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Every so often, I share breakthrough stories about advances in “human rights” around the world.

Now, in honor of Sandra Fluke, the United Nations has decided that contraception is a human right. Not just a human right, a universal human right. The New York Times reports on this big news.

The United Nations says access to contraception is a universal human right that could dramatically improve the lives of women and children in poor countries.

So what’s the big deal? Surely people should have the right to buy a condom.

Paid for with your tax dollars?

Yes, but we’re talking about the United Nations, so you won’t be surprised to learn that there shouldn’t be any “financial barriers” to birth control, which means  people have the right to have other people pay for their fun and games.

It effectively declares that legal, cultural and financial barriers to accessing contraception and other family planning measures are an infringement of women’s rights. …The global body also says increasing funding for family planning by a further $4.1 billion could save $11.3 billion annually in health bills for mothers and newborns in poor countries.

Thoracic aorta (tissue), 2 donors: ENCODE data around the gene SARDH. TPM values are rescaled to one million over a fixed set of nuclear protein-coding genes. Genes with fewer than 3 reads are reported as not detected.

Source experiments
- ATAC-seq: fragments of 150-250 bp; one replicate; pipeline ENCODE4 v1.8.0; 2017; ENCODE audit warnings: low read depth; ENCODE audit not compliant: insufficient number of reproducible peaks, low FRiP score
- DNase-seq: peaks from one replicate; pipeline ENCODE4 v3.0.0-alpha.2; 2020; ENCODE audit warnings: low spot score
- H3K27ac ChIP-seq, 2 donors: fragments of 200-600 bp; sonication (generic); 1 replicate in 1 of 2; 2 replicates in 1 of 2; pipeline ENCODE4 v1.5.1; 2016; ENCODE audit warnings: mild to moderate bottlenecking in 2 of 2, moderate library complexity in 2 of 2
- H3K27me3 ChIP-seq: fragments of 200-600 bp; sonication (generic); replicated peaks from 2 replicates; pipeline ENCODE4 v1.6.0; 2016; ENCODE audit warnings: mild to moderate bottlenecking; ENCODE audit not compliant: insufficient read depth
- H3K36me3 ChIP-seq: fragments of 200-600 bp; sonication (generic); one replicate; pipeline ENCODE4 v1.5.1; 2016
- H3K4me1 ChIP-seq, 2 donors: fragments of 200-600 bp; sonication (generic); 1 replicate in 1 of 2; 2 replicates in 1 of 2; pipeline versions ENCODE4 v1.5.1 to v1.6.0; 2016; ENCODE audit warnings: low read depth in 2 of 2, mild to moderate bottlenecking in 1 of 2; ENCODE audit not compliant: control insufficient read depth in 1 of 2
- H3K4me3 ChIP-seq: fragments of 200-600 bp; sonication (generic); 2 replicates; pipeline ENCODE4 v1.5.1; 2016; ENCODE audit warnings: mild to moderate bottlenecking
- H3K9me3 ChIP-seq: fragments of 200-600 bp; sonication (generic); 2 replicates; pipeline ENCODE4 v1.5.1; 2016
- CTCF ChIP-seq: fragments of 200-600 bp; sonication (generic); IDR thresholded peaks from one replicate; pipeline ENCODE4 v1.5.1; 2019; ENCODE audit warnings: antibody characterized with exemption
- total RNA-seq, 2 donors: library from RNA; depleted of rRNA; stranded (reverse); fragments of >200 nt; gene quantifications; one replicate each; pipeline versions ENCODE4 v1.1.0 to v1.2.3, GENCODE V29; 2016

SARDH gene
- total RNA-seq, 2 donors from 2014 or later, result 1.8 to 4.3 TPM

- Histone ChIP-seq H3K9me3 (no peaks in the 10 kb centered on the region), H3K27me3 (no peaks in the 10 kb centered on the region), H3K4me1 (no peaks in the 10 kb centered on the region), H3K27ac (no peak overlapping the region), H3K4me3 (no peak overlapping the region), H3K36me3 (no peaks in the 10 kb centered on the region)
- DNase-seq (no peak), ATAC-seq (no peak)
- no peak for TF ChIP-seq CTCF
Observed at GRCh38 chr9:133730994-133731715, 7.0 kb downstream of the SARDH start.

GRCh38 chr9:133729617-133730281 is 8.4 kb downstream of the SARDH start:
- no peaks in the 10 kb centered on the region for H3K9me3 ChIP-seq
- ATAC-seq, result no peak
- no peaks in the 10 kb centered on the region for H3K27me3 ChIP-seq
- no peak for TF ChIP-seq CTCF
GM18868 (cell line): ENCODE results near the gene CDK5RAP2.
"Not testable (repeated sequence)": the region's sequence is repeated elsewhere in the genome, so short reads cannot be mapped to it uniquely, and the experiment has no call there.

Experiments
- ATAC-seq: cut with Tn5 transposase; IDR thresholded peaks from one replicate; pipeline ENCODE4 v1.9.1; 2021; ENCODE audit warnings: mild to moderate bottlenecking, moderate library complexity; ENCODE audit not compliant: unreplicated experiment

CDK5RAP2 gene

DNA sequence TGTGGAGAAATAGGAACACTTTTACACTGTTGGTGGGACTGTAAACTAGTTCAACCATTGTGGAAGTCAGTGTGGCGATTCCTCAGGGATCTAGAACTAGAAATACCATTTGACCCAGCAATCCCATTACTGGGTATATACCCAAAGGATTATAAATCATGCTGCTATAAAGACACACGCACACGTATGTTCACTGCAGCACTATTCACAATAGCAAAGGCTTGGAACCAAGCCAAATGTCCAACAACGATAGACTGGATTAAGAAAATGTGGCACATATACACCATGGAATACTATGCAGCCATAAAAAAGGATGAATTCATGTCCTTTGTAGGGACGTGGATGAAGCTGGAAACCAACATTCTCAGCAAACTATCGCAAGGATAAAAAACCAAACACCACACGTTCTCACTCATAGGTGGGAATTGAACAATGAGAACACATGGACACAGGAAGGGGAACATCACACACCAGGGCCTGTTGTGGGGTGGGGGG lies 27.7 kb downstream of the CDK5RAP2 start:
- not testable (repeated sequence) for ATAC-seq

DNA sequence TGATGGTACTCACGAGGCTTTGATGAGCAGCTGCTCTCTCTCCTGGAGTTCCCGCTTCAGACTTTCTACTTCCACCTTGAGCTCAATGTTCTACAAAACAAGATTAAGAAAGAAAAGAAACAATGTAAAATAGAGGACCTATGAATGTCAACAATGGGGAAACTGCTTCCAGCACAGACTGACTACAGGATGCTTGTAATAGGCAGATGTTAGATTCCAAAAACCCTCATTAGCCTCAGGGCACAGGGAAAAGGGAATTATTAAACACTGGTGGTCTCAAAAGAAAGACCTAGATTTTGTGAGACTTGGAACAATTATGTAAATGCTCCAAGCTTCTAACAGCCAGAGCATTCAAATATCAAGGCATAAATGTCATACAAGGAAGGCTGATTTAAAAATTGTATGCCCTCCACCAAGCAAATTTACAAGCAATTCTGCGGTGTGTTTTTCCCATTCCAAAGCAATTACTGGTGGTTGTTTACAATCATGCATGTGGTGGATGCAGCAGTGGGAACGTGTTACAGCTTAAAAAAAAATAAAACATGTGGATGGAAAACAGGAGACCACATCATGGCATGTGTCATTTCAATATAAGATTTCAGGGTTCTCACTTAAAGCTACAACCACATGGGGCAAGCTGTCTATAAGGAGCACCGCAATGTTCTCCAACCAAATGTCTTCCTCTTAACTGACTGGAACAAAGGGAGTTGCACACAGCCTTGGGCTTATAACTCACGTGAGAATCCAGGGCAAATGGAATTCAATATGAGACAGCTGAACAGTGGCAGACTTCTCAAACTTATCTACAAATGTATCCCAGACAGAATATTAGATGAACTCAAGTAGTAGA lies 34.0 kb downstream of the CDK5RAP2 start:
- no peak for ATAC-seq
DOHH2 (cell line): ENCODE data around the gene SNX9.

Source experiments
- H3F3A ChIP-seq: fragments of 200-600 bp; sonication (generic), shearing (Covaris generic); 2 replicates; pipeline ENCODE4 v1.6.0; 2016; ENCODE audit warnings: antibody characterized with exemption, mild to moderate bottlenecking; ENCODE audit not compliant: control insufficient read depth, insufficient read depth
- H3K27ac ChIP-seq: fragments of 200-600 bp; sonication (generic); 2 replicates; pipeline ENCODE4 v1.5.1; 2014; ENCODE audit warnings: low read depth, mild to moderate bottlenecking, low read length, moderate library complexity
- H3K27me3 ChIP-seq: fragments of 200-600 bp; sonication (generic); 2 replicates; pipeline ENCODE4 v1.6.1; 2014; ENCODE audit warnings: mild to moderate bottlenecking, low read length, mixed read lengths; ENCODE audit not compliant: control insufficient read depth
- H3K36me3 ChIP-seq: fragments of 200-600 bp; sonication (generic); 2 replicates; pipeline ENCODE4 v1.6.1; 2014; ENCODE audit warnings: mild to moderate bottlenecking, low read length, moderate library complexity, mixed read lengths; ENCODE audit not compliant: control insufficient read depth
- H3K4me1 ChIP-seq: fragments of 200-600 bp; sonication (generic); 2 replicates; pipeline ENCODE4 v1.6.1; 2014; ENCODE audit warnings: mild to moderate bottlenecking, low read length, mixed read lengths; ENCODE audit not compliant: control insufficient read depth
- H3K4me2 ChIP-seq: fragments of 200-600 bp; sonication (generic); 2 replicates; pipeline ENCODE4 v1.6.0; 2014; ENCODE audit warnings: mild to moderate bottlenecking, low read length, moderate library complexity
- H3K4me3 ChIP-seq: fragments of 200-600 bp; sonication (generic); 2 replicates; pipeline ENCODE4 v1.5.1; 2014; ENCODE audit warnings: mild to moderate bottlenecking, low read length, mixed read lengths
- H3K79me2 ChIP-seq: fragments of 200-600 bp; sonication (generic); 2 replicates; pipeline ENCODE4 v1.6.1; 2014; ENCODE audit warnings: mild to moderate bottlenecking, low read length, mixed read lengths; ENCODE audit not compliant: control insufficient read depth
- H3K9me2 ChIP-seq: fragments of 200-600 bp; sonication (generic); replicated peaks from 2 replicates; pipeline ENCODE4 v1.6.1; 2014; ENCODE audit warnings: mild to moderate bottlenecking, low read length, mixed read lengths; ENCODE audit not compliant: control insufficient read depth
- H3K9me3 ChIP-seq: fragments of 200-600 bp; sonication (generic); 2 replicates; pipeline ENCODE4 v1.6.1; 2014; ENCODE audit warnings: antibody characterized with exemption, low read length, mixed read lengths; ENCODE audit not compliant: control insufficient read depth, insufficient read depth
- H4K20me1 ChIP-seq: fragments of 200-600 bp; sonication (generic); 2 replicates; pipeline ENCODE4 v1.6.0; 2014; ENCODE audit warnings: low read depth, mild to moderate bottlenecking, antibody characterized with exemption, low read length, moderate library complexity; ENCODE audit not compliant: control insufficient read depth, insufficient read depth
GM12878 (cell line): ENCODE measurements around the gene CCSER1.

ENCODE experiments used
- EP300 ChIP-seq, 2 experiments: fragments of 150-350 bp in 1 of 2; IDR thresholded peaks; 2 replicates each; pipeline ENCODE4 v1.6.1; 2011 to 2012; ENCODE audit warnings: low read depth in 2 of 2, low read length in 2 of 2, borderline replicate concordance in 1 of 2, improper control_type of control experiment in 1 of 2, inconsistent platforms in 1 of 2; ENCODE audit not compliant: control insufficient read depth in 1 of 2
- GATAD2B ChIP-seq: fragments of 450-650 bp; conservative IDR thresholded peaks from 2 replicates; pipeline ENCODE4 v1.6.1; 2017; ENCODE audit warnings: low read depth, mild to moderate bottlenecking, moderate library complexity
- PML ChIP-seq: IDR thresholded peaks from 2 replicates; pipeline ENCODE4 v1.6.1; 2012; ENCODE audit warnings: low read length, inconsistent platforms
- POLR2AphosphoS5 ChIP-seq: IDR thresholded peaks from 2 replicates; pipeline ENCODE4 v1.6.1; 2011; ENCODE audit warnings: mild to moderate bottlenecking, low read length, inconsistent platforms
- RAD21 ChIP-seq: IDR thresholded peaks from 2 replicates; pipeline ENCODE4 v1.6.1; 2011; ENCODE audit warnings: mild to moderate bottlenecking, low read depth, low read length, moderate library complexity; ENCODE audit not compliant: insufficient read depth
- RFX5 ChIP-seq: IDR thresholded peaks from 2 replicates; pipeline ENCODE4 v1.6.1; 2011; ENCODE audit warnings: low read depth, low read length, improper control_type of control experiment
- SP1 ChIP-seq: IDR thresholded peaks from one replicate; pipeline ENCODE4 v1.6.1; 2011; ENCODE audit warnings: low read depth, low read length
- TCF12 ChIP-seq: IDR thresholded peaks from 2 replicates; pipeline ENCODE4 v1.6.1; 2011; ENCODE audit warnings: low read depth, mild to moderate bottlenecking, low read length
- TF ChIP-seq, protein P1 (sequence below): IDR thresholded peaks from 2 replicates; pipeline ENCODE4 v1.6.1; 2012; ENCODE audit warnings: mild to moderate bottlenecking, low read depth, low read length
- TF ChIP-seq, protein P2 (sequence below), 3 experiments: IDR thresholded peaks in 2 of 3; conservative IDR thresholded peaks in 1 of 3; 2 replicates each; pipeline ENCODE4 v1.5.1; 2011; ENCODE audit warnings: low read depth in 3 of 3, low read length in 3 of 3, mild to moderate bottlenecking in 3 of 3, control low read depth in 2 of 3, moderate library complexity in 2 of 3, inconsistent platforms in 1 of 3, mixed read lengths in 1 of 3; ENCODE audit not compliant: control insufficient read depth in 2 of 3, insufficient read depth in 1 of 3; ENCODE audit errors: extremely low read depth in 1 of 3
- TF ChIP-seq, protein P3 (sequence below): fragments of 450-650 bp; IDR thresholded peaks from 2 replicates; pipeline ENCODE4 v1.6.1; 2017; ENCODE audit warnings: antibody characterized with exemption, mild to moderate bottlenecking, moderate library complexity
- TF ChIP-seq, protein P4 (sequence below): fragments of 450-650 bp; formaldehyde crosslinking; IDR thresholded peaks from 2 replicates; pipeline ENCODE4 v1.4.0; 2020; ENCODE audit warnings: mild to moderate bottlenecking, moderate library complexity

Well, Sandra Fluke surely will be happy about this news. Even though national governments safely can ignore U.N. pronouncements, this is yet another sign of a growing dependency mindset.

P.S. Speaking of Sandra Fluke, you can enjoy some laughs with this great Reason video, this funny cartoon, and four more jokes here.

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I spoke at the United Nations back in May, explaining that more government was the wrong way to help the global economy.

But I guess I’m not very persuasive. The bureaucrats have just released a new report entitled, “In Search of New Development Finance.”

As you can probably guess, what they’re really searching for is more money for global redistribution.

But here’s the most worrisome part of their proposal. They want the U.N. to be in charge of collecting the taxes, sort of a permanent international bureaucracy entitlement.

I’ve written before about the U.N.’s desire for tax authority (on more than one occasion), but this new report is noteworthy for the size and scope of taxes that have been proposed.

Here’s the wish list of potential global taxes, pulled from page vi of the preface.